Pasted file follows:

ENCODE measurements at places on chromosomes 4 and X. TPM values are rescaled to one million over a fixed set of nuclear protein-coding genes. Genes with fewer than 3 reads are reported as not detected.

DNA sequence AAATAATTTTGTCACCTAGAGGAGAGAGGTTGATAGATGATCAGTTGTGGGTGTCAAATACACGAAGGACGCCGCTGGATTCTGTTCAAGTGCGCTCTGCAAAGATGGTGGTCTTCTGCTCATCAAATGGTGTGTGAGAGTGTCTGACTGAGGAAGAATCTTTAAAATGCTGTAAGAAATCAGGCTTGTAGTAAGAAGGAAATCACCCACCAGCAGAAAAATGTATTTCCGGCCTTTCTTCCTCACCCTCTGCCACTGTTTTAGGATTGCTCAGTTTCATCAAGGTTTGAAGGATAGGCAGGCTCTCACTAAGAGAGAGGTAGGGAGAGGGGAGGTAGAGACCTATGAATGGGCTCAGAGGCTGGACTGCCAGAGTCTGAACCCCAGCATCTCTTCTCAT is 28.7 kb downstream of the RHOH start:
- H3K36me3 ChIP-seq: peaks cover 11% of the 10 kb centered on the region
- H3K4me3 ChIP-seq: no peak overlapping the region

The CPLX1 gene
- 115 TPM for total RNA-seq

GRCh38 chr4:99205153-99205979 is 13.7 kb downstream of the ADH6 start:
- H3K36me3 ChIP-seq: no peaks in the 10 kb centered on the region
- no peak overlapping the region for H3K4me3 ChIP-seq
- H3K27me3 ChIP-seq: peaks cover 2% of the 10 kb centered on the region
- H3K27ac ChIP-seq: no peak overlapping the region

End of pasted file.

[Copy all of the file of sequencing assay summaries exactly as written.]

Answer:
ENCODE measurements at places on chromosomes 4 and X. TPM values are rescaled to one million over a fixed set of nuclear protein-coding genes. Genes with fewer than 3 reads are reported as not detected.

DNA sequence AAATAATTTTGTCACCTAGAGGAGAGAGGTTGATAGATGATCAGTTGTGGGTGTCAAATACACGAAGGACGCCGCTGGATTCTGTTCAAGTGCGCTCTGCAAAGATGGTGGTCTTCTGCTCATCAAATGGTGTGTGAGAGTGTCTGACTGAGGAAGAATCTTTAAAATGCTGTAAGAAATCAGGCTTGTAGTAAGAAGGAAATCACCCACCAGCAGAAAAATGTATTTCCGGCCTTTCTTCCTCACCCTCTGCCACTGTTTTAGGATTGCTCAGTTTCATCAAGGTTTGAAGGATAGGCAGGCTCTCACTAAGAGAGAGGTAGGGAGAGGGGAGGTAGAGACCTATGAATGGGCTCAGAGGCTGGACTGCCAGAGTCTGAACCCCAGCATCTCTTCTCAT is 28.7 kb downstream of the RHOH start:
- H3K36me3 ChIP-seq: peaks cover 11% of the 10 kb centered on the region
- H3K4me3 ChIP-seq: no peak overlapping the region

The CPLX1 gene
- 115 TPM for total RNA-seq

GRCh38 chr4:99205153-99205979 is 13.7 kb downstream of the ADH6 start:
- H3K36me3 ChIP-seq: no peaks in the 10 kb centered on the region
- no peak overlapping the region for H3K4me3 ChIP-seq
- H3K27me3 ChIP-seq: peaks cover 2% of the 10 kb centered on the region
- H3K27ac ChIP-seq: no peak overlapping the region